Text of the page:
No, you cannot go to jail for not paying your debts

One of Janice and Larry’s creditor’s has obtained a judgment against them. This couple have heard many collection stories and Janice is afraid the judgment creditor is going to garnish their wages, she thinks they may lose their jobs, or worse, that they might be put in jail. They are both relieved to hear there is no such thing as debtor prison.

Enforcement of a Judgment

If the debtor either cannot or will not pay the debt, the creditor has several possible courses of action to attempt to enforce the judgment. The creditor may choose either to garnish the debtor’s wages or bank account or to seize some of the debtor’s goods under an execution order.


Wages or bank accounts may be garnished to satisfy a judgment debt. A wage garnishment is a court order that instructs an employer to pay into the courts trust account a predetermined percentage of the debtor’s wages. If a debtor has more than one garnishment order outstanding, the court will send them out one at a time. The debtor will not be taken by surprise, but will receive a statement from the court that the creditor has requested a garnishment with time to respond to the court. The debtor’s fate however, is not sealed in stone. Debtors can plead for a reduction in the amount deducted from his or her wages and can stop the garnishment if it can be shown that steps are being taken to handle the debt problems. Sometimes, when more than one creditor has obtained a judgment against a debtor, the court may divide the funds collected by each garnishment order among the creditors, rather handle the claims sequentially.

Garnishment is governed by a number of regulations, including some that exempt certain persons, some that exempt a portion of wages, and some that protect employees from being dismissed when their wages have been garnished.

Contrary to what some debt collectors have told my clients, income from income assistance or social security programs, employment insurance, or old age security is exempt from garnishment. However, upon deposit into a bank account those funds could be seized. Provincial laws specify what proportion of wages may be garnisheed: 70 to 80% of gross wages may be exempt and that proportion can be increased if the debtor can persuade the court of need. An employer that receives a garnishment order may wish to dismiss the employee but provincial laws are in place to attempt to prevent this.

Homeowners can receive a garnishment order with regard to temporarily employed trades people who have outstanding judgment debts.

A bank account garnishment can be taken to obtain money from a debtor’s account to satisfy a judgement debt. As with a wage garnishment, the process for doing this is initiated through the court, one difference is that a bank garnishment order may take 100% of an account balance to satisfy a debt. Bank account garnishments are sometimes used to collect debts from persons that have no other means of paying the debt.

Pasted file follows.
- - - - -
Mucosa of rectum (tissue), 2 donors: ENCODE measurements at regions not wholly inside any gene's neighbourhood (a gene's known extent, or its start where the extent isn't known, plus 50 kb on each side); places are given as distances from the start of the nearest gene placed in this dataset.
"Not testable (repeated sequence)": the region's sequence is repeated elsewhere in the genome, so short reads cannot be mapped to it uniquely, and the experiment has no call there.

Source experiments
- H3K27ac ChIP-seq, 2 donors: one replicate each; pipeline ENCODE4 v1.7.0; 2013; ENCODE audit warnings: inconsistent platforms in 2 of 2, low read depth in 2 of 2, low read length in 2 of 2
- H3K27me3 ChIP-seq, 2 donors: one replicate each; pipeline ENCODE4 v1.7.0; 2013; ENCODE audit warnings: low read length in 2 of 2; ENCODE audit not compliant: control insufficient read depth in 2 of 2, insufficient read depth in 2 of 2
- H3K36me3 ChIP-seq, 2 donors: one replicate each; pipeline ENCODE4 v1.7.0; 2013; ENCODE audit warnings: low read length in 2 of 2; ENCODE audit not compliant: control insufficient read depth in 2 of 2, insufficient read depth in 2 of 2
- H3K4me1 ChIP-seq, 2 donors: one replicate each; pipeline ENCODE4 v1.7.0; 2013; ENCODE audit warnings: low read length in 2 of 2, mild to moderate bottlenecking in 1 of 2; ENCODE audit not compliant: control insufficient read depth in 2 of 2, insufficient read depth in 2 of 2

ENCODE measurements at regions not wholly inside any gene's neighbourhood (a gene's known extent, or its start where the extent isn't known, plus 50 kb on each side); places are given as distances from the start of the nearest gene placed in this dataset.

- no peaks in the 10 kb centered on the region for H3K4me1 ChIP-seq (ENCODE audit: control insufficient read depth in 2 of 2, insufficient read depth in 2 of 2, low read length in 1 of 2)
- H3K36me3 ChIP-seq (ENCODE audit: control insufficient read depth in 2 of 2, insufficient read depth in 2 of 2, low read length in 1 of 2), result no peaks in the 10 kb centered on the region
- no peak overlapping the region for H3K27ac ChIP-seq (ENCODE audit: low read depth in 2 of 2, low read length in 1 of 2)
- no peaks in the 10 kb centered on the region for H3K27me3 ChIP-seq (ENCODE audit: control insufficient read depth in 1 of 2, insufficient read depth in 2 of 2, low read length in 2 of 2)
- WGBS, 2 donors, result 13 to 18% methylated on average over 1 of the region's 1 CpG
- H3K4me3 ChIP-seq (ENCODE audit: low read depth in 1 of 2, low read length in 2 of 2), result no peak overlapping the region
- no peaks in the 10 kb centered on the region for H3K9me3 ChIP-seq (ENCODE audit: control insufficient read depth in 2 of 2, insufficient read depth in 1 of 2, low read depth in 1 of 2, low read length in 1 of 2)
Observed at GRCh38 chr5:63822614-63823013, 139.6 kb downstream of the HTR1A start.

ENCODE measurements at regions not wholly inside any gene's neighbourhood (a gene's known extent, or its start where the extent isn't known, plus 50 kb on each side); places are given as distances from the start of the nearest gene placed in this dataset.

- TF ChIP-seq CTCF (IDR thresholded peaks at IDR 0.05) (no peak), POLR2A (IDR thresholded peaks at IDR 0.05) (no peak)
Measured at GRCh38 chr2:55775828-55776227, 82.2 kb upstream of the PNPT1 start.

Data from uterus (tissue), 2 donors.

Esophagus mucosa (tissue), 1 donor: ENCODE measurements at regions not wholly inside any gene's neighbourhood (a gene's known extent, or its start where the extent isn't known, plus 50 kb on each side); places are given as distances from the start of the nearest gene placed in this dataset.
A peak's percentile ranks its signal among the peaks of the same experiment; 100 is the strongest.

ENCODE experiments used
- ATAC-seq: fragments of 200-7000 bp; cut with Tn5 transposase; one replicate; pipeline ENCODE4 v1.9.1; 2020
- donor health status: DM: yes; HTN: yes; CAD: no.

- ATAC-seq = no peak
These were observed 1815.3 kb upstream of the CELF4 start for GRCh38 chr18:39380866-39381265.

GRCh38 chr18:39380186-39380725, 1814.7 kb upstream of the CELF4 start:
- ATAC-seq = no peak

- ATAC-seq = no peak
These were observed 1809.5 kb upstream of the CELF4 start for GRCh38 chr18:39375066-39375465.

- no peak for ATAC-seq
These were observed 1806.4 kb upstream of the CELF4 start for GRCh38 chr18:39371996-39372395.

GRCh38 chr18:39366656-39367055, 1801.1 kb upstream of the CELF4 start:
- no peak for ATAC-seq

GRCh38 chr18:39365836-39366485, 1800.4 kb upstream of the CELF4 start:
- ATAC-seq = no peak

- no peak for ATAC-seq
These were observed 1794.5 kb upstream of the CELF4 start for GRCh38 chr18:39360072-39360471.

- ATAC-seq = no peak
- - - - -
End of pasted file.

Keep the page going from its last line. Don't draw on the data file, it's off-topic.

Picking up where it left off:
Demand on third party

A demand on a third party may be issued by the federal government for debts incurred against the federal government (such as income tax arrears and employment insurance benefits overpayments). The demand on a third party is like a garnishment in many ways, but it does not require a court order and it allows attachment (seizure) of a larger share of income. In the case of a self-employed individual, a demand on a third party may be issued against the person’s bank account.

Family court garnishment

Whenever payments on a maintenance order are not kept up to date, the family court can issue an attachment on wages, or family court garnishment, that has a continuing effect, similar to a demand on a third party. Again, these are circumstances under which the percentage of the person’s wages that can be attached may exceed the limits set under provincial wage legislation.

It is possible to have a garnishment order for 50% of gross wages minus CPP, EI, union dues, and taxes. To apply for relief, the person must file a dispute with courts and await a hearing. At the hearing, the judge decides whether or not to reduce the percentage garnisheed.

Execution order

A creditor who has obtained a judgement has the right to seize and sell some of the debtor’s property to satisfy the debt. This process is called executing against the debtor’s property. The goods seized must be completely owned by the debtor, without liens or mortgages attached to them. Each province’s Execution Act exempts certain possessions, such as household furnishings, from seize.

Janice and Larry are relieved to know what their rights are regarding the judgment and together we create a financial plan to pay the judgment off. They do not end up in debtor prison.

This column is not legal advice. If you are being sued or garnisheed speak to a professional today. Do not wait!